University of Minnesota, Morris
Morris, Minnesota

MINUTES--1996-97 CURRICULUM COMMITTEE MEETING #25
May 9, 1997; 9:00 a.m.; Behmler Conference Room

Present: Ballou, Farrell, Frenier, Imholte, Korth, Schuman, Whelan

Absent: Bauer, Davis, Ellis, Hansen, Kissock, J. Lee, M. Lee, Thielke, Vickstrom

Guest(s): Jenny Nellis, Studio Art, and Tap Payne, Theatre Arts


CONTINUED DISCUSSION OF HUMANITIES DIVISION SEMESTER PROPOSALS:
Schuman indicated that there were two guests at the meeting to explain the semester proposals in studio art and theatre arts. He suggested that questions begin with Nellis on the studio art proposal, since she has a class, and then move on to Payne on the theatre arts proposal. Mooney distributed copies of a memo from Clyde Johnson about the music proposal.


Questions for Nellis on the Studio Art Proposal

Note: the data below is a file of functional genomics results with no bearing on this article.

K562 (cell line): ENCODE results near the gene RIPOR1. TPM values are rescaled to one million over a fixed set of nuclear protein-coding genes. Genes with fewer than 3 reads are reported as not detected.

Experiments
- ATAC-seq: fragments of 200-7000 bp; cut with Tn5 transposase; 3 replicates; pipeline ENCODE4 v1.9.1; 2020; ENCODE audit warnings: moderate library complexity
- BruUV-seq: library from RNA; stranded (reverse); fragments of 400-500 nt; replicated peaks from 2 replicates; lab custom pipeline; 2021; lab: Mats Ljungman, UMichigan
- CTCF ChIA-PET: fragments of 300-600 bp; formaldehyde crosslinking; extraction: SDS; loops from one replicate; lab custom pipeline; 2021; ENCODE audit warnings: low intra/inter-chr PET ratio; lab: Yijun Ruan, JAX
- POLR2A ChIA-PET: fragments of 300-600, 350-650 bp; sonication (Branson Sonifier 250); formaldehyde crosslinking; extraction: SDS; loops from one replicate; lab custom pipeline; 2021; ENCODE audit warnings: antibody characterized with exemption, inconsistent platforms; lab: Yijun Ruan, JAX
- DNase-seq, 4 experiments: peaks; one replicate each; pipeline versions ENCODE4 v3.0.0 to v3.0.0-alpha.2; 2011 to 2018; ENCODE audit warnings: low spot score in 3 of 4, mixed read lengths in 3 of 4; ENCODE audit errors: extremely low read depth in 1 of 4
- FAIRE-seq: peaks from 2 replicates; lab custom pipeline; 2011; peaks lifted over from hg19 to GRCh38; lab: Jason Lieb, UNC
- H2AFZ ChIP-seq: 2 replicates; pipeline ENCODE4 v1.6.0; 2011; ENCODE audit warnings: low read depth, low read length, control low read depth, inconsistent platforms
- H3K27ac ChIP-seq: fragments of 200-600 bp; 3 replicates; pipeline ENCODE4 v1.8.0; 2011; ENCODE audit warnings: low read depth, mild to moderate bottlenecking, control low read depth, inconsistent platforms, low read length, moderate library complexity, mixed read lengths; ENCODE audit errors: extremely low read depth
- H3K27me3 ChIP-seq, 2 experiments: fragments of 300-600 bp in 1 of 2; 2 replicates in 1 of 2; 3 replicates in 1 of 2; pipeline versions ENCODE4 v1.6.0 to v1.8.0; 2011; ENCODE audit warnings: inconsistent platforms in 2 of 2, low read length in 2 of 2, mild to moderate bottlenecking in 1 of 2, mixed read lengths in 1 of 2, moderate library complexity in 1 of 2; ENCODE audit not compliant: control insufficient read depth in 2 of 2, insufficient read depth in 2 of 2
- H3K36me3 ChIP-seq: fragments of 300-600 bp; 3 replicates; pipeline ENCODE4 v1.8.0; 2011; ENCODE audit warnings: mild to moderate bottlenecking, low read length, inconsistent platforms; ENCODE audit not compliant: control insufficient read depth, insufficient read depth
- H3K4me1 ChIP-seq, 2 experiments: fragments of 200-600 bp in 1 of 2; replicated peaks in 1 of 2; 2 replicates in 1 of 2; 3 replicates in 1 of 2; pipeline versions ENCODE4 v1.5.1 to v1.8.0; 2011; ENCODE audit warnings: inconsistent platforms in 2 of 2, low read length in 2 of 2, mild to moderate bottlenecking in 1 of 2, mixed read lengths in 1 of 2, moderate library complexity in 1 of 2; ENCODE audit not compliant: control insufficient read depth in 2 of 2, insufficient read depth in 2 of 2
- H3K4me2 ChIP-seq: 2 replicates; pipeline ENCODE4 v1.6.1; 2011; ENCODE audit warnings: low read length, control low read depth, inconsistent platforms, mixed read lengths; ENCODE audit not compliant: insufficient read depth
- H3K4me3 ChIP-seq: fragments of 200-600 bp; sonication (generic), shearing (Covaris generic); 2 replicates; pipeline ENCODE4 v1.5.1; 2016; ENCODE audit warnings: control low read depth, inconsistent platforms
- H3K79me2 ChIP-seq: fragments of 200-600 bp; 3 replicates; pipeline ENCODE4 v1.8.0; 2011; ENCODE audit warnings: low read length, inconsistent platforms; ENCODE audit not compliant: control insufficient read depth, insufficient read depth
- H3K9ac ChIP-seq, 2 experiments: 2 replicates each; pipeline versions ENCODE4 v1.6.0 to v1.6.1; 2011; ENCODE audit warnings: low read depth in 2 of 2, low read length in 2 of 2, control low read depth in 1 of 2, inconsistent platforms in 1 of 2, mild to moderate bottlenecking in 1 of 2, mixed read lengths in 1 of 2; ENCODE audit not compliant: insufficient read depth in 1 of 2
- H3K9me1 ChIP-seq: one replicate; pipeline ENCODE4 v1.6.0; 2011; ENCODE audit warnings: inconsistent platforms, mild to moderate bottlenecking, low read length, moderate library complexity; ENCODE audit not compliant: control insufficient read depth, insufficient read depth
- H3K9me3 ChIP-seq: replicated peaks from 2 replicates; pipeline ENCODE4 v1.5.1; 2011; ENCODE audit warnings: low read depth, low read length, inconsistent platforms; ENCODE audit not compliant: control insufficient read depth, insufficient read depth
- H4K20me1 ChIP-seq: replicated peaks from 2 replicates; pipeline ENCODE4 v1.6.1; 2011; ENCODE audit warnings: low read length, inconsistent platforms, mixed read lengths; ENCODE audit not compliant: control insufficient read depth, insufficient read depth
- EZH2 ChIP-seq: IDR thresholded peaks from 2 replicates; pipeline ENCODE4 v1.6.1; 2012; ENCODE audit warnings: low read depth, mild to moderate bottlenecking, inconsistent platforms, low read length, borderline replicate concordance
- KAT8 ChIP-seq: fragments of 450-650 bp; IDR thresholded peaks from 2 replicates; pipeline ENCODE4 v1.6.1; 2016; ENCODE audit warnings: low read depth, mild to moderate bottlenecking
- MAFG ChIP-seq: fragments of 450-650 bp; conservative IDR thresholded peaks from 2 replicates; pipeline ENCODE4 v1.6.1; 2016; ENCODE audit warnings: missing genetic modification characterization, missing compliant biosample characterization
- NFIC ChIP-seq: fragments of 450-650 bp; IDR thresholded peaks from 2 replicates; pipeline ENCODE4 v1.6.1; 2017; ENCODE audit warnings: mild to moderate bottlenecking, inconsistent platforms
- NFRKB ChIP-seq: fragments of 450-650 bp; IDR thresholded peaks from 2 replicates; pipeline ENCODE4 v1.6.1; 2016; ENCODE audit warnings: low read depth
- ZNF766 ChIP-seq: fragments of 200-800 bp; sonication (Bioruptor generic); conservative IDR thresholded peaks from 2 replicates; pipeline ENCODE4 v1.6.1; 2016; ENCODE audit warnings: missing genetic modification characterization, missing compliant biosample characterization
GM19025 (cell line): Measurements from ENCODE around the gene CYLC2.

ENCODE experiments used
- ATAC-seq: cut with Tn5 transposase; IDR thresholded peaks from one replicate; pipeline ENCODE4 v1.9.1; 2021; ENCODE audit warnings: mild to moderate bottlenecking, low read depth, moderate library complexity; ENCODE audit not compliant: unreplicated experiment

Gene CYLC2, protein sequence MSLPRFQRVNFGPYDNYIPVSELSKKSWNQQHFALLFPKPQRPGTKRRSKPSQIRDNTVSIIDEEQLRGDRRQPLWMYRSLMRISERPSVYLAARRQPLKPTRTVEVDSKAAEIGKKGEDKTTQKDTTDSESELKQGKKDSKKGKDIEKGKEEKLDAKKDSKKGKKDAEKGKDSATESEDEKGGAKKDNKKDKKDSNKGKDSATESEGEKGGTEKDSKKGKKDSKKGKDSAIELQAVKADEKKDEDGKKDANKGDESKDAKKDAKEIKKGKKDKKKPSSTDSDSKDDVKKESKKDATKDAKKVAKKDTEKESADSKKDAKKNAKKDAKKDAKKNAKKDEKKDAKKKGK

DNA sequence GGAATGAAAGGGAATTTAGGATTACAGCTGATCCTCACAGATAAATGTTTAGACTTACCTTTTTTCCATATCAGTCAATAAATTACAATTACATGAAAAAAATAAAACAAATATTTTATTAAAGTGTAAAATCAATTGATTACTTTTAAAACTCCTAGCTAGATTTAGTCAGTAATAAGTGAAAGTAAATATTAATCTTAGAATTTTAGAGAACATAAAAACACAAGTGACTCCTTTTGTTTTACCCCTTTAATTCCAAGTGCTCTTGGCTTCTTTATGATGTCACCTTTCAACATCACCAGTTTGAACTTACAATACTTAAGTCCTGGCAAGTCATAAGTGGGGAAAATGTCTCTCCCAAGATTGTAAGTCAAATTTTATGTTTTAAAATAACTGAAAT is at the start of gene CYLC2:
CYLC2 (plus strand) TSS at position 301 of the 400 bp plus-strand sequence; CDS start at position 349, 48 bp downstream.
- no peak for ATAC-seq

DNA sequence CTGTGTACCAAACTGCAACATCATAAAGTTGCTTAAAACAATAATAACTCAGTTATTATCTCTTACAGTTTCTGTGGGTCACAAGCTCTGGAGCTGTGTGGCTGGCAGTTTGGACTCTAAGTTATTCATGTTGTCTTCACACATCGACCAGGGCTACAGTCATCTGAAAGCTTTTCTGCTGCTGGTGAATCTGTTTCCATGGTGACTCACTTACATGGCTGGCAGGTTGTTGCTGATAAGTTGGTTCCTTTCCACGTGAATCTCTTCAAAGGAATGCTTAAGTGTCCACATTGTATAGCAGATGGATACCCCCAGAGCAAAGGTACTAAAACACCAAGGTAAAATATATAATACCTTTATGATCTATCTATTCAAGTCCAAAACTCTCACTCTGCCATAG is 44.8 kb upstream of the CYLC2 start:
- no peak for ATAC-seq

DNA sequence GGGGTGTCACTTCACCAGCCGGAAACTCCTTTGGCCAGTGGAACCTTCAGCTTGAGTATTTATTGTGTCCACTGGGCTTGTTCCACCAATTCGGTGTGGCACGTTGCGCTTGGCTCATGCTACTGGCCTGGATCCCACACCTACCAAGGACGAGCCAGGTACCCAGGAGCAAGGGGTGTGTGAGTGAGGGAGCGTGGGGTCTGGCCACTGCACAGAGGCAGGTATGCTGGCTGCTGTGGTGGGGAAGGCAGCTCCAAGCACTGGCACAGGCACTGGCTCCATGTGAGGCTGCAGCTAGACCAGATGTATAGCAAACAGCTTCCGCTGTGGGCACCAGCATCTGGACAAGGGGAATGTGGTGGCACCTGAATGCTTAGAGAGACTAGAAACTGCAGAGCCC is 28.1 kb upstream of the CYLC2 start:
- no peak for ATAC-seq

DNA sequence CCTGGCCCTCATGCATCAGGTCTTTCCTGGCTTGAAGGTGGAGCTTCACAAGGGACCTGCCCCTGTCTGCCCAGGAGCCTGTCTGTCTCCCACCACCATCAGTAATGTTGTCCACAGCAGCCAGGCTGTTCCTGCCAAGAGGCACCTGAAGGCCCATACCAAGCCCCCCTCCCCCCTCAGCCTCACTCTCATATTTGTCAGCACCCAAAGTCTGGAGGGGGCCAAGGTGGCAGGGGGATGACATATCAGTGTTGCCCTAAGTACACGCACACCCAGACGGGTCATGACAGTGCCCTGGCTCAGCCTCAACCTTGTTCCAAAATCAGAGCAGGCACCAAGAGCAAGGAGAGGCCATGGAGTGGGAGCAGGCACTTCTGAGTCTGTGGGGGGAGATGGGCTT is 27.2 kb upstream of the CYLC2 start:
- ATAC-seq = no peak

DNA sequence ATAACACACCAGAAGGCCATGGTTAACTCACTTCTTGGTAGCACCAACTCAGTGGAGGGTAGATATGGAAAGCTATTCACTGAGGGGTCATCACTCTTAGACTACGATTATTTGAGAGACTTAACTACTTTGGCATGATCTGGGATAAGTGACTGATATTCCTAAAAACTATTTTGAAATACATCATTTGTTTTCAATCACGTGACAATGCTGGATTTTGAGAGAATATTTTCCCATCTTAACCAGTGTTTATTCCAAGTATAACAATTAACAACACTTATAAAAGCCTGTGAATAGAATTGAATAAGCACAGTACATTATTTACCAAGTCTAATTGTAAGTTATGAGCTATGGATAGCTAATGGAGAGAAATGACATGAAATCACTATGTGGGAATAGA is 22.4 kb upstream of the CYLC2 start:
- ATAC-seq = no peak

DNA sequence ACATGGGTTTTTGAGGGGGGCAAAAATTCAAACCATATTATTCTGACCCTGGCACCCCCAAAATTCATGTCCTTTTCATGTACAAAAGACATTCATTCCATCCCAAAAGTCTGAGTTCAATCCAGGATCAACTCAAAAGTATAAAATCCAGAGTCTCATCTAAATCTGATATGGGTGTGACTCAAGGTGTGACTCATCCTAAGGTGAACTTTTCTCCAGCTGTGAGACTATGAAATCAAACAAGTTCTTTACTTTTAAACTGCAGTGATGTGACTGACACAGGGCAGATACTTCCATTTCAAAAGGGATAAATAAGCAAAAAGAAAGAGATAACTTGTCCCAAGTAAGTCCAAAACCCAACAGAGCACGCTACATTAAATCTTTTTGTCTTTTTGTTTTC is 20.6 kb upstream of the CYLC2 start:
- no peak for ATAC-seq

Whelan said his assumption has been that, no matter what the number of credits, we are adhering to the per-credit standard. For instance, his syllabus says students are expected to work 15 hours per week for a 5-credit class. Nellis said that ArtS faculty adhere to the same standard that is in the bulletin. Whelan said his assumption is that it would take 9 hours per week for the 3-credit ArtS classes. Is that what the faculty in ArtS expect? Nellis said yes. She also assumes that students will come to the studio each week. Studio art classes do not usually have tests along the way (Ceramics is an exception). She expects a 3-credit ArtS class to be based on 9 hours of work: 6 hours in the studio and 3 hours on their own every week. Students cannot put off the studio work; this is a difference between skills courses and non-skills courses. Also, many students come in unprepared for a 3-hour class. If the ArtS courses were increased to 4 credits, the classes would be even longer. The courses which are meant to be taken concurrently could be thought of as a 5-credit block. It is better to list the segments separately so the titles appear on the transcript. Then it is clear that students have had 2-D design, etc.

Schuman thanked Nellis for coming to the meeting.


Questions for Payne on the Theatre Arts Proposal
Schuman indicated that the issue for theatre arts has to do with requiring more credits for the major from one discipline than was approved by Campus Assembly last spring.